Background Information about Teen Alcohol Use

Background Information about Teen Alcohol Use


This teacher resource looks at some research about teen alcohol consumption.

Alcohol consumption is widespread among preteens and teens. According to one national survey, one in four eighth graders reports drinking alcohol within the past month and 18% of eighth graders have gotten drunk at least once in the past year (Make a Difference: Talk to Your Child about Alcohol, Rockville, MD, National Institute on Alcohol Abuse and Alcoholism, 2000).

A recent survey from the Substance Abuse and Mental Health Service’s National Household Survey on Drug Use and Health reported that about 28% of young people between the ages of 12 and 20 said that they had had a drink in the last month, more than 18% of young people in that age group said that they were binge drinkers (meaning that they had five or more drinks in one sitting), and 6% said that they were heavy drinkers (Who’s Using Alcohol. Family Guide, Keeping Youth Mentally Healthy & Drug Free. U.S. Department of Health and Human Services. 2007).

While many people may think that drinking is less serious than drug use, that is not the case. Alcohol is a depressant, which means that it slows body functions, including heartbeat, breathing, and thinking. Drinking alcoholic beverages can have other effects on the body, such as those listed below (Alcohol and the Brain. Neuroscience for Kids. Eric H. Chudler. 1996-2007; The Cool Spot).

Short-Term Effects of Drinking in Moderation

  • Stress and tension reduction
  • Mood enhancement
  • Increased relaxation
  • Reduction of social anxiety
  • Increased pleasure
  • Improved social cohesion

Short-Term Effects of Drinking Too Much

  • Slurred Speech
  • Drowsiness
  • Confusion
  • Poor coordination
  • Dizziness
  • Vomiting
  • Blurred vision

Long-Term Effects of Drinking in Moderation

  • Longer life
  • Reduced risk of heart disease and heart attack
  • Increased ability to survive a heart attack
  • Reduced risk of stroke
  • Reduced risk of gallstones
  • Reduced risk of kidney stones
  • Reduced risk of diabetes
  • Reduced risk of rheumatoid arthritis
  • Reduced risk of metabolic syndrome
  • Reduced risk of dementia, including Alzheimer’s disease

 Long-Term Effects of Drinking Too Much over a Period of Years

  • Liver damage
  • Stomach ulcers and irritation to the pancreas
  • Prevention of the kidneys from maintaining a proper balance of fluids and minerals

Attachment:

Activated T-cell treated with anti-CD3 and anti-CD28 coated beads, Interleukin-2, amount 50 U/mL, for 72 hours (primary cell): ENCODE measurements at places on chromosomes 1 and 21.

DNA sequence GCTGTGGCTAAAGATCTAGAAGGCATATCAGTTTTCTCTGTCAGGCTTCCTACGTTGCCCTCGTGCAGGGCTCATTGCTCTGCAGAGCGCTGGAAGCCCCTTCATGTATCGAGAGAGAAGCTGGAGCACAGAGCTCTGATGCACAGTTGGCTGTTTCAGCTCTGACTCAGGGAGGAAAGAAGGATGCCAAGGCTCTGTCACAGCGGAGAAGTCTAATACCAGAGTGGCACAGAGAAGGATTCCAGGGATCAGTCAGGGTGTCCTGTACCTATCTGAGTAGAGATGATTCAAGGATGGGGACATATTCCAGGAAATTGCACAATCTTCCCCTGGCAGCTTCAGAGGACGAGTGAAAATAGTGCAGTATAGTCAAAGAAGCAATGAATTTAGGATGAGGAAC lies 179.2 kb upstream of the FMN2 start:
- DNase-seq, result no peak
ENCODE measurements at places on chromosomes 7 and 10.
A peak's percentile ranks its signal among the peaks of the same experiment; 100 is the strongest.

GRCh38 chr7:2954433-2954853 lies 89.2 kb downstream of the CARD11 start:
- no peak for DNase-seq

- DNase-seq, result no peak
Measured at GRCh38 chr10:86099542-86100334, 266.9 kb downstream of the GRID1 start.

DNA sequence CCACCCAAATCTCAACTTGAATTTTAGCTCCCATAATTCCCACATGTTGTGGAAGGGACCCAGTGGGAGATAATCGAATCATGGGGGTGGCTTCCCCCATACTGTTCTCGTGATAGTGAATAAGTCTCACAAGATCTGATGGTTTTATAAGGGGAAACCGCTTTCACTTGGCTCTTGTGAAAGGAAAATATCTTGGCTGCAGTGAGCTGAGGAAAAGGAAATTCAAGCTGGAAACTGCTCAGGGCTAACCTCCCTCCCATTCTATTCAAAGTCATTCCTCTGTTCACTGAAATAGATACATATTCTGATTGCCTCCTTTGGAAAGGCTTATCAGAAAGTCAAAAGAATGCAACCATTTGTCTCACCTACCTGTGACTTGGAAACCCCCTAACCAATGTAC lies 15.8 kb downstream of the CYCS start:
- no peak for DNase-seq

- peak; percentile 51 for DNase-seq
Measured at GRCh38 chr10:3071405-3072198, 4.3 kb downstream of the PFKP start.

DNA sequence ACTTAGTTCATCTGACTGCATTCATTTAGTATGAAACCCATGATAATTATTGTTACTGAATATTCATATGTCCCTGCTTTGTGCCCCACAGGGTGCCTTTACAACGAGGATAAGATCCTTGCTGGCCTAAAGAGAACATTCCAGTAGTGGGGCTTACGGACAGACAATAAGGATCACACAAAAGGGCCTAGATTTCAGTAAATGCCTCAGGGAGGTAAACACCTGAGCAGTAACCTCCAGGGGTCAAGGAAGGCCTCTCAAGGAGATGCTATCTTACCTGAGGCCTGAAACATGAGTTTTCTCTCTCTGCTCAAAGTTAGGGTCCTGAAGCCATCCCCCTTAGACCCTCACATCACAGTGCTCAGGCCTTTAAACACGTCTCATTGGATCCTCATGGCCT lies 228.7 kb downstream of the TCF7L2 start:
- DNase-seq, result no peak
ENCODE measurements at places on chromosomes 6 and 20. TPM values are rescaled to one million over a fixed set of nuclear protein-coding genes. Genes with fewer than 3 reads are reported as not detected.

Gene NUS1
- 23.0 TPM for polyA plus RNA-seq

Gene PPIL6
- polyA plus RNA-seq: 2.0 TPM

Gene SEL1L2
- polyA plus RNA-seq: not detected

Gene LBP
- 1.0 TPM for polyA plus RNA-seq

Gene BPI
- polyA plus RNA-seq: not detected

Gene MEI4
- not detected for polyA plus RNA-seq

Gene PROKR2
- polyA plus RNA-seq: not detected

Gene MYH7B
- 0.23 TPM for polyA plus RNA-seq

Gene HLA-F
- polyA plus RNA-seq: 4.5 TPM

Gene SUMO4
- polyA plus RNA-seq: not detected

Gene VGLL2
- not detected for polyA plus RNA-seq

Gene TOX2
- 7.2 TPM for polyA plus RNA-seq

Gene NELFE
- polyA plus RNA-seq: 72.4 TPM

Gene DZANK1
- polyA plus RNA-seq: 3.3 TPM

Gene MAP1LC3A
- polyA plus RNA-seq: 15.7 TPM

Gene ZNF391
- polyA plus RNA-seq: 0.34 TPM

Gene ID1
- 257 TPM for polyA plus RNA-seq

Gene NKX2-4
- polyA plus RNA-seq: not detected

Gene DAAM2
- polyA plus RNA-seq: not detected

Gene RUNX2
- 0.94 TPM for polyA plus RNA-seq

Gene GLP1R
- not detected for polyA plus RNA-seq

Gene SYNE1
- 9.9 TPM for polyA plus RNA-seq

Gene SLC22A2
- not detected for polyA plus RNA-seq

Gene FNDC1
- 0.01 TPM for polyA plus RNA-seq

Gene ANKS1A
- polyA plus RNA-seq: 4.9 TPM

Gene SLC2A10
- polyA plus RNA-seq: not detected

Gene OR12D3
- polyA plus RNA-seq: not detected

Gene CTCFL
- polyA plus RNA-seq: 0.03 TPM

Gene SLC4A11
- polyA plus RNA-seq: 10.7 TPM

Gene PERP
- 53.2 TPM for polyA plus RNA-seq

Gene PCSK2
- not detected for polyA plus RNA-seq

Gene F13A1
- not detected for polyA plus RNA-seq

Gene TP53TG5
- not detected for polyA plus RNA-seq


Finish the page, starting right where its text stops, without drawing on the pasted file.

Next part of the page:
• Widening of the veins and arteries, resulting in headaches and loss of body heat
  • Reduction of the body’s ability to produce red blood cells, resulting in anemia and infections
  • Muscle weakness, including of the heart muscle

In addition to these systemic effects, alcohol also may have a greater impact on teens than it does on those adults over the age of 20. There is evidence that alcohol has less of a sedating effect on young people, so they are more likely to think that they can drive safely. Because their judgment and coordination may be impaired, and because of their lack of extensive driving experience, their chances of having a car accident increase. Some teens also show signs of reduced function in the hippocampus, the part of the brain critical for forming new memories.

Parents and other adults over age 20 often drink in moderation. Doing so is responsible if they are not pregnant, taking certain medications, or drinking is not otherwise contraindicated. Drinking in moderation is associated with better health and longer life than is either not drinking or abusing alcohol. A drink a day for a woman and two drinks a day for men is considered moderate consumption by the federal government.

It’s very important to know that standard drinks of beer, dinner wine, and distilled spirits (liquor) contain an equivalent amount of alcohol (6/10 of one ounce). Standard drinks are a 12-ounce can or bottle of beer, a five-ounce glass of dinner wine, and a shot (1 and ½ ounces of distilled spirits, either straight or in a mixed drink). It takes over an hour for the alcohol in a standard drink to work its way out of the body. Drinking coffee, taking cold showers, or exercising does not speed up this process.

This teacher sheet is a part of the Alcohol’s Effect on the Mind and Body lesson.

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